Jump to ContentJump to Main Navigation
Modeling Populations of Adaptive Individuals$
Users without a subscription are not able to see the full content.

Steven F. Railsback and Bret C. Harvey

Print publication date: 2020

Print ISBN-13: 9780691195285

Published to Princeton Scholarship Online: January 2021

DOI: 10.23943/princeton/9780691195285.001.0001

Show Summary Details
Page of

PRINTED FROM PRINCETON SCHOLARSHIP ONLINE (www.princeton.universitypressscholarship.com). (c) Copyright Princeton University Press, 2022. All Rights Reserved. An individual user may print out a PDF of a single chapter of a monograph in PRSO for personal use.date: 17 May 2022

Guidance for Using State-and Prediction-Based Theory

Guidance for Using State-and Prediction-Based Theory

(p.93) Chapter 8 Guidance for Using State-and Prediction-Based Theory
Modeling Populations of Adaptive Individuals
Steven F. Railsback, Bret C. Harvey
Princeton University Press

This chapter outlines the guidance on using state- and prediction-based theory (SPT) to build models of populations and communities of adaptive individuals, detailing five steps unique to SPT. The most important aspect of SPT to remember is that one is not trying to build optimal, or even necessarily accurate, models of how an organism's behavior affects its future fitness. Instead, one is trying to find simplistic models that produce realistic behavior in contexts where optimization is impossible. While SPT can be used like dynamic state variable modeling (DSVM), as a framework for thinking about and modeling how an individual makes a particular decision, its main purpose is to model adaptive trade-off decisions in individual-based population models. Thus, using SPT is part of the larger process of developing, analyzing, and applying an IBM to address population-level questions, and the five steps therefore include that process.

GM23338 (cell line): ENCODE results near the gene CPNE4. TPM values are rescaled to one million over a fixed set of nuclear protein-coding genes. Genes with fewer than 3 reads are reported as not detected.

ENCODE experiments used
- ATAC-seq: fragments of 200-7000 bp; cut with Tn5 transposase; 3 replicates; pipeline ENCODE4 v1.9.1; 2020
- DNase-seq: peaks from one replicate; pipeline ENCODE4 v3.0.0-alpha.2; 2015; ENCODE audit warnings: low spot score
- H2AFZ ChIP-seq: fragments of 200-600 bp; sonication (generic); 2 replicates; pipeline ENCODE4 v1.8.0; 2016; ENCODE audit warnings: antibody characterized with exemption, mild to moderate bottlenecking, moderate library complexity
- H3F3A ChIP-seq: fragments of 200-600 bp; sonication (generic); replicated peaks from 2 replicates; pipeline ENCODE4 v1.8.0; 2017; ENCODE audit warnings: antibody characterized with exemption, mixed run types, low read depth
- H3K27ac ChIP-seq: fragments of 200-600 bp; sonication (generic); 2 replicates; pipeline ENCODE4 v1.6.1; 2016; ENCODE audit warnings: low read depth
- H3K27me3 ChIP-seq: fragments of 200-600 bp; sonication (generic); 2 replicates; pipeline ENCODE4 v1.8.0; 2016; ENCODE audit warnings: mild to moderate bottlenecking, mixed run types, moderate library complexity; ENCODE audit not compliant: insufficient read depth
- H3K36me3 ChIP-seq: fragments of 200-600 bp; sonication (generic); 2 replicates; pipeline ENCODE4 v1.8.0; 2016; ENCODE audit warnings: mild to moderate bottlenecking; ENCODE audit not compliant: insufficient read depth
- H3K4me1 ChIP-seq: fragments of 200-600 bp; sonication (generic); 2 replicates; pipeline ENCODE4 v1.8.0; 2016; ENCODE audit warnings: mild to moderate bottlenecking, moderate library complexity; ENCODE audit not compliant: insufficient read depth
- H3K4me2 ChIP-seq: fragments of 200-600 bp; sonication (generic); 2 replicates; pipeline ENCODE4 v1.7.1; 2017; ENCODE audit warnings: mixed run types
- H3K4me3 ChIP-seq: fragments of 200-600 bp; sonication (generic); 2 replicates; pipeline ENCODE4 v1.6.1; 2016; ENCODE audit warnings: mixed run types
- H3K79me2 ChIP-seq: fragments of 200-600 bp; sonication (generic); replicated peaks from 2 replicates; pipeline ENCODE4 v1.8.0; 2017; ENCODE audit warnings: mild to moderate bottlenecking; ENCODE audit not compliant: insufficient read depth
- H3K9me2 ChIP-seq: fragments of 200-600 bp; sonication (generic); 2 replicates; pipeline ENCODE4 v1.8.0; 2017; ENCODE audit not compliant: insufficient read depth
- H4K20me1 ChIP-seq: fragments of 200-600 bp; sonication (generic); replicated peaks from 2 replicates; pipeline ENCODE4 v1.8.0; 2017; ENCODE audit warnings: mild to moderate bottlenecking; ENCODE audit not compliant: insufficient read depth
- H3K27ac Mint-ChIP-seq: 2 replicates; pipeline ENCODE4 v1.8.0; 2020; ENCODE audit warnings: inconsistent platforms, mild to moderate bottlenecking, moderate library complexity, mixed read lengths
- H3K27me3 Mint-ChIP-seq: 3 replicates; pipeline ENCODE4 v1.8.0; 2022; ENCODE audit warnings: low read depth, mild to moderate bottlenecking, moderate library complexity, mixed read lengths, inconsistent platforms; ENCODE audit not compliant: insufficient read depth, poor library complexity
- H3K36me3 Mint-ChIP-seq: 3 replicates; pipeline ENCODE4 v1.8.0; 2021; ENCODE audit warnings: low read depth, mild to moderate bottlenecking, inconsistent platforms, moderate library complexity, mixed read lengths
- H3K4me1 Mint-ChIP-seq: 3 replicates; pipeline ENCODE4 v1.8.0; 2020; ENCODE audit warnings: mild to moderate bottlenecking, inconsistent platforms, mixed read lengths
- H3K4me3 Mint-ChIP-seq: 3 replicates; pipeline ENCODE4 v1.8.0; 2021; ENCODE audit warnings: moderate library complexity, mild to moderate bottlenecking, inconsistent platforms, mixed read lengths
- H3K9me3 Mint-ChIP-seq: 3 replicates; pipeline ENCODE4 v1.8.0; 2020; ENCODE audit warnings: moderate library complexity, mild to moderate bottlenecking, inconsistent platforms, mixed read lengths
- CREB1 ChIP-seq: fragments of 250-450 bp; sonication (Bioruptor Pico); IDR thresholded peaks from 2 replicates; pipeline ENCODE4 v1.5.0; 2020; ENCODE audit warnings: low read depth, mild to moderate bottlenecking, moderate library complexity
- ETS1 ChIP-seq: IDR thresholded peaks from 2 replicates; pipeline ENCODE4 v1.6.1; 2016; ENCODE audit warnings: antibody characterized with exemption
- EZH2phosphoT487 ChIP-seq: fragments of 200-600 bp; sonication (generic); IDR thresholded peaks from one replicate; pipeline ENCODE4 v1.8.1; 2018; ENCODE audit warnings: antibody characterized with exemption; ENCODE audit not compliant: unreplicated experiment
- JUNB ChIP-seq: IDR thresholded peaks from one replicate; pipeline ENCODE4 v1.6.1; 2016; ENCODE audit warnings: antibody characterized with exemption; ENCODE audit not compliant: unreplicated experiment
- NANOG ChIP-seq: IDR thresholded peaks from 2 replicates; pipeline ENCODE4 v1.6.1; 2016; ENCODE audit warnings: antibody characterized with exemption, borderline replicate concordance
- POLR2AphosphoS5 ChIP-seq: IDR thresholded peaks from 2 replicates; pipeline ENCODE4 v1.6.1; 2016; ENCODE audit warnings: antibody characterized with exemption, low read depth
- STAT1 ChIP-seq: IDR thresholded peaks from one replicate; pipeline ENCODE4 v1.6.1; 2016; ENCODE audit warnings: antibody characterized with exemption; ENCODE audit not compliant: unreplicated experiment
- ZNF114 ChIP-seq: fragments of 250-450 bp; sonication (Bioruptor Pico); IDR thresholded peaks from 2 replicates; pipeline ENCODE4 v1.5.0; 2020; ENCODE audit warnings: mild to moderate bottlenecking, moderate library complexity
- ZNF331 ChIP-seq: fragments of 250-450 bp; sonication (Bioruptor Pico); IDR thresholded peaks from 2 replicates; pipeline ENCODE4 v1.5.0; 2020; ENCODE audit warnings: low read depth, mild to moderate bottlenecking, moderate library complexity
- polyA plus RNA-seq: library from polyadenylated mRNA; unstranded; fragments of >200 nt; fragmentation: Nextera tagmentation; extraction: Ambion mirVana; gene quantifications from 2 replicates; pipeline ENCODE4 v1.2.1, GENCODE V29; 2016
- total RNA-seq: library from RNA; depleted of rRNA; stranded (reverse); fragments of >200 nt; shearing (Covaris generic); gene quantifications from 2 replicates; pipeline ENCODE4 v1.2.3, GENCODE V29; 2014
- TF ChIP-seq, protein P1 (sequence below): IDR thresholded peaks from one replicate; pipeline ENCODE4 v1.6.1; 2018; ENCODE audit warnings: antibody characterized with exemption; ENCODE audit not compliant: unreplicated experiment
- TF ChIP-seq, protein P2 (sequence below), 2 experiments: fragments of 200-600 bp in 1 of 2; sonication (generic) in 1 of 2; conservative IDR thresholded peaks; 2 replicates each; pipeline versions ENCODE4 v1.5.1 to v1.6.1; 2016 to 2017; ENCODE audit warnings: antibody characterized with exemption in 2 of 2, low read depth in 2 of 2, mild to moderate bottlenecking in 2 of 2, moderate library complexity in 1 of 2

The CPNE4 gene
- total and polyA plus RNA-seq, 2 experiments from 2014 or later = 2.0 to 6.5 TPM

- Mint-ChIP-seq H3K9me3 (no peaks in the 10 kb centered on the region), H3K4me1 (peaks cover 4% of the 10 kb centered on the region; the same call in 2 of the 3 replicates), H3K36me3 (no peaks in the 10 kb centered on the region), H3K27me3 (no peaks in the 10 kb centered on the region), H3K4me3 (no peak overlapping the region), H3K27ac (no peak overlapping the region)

Keywords:   state-based theory, prediction-based theory, populations, communities, adaptive individuals, dynamic state variable modeling, adaptive trade-off decisions, individual-based population models

Princeton Scholarship Online requires a subscription or purchase to access the full text of books within the service. Public users can however freely search the site and view the abstracts and keywords for each book and chapter.

Please, subscribe or login to access full text content.

If you think you should have access to this title, please contact your librarian.

To troubleshoot, please check our FAQs , and if you can't find the answer there, please contact us.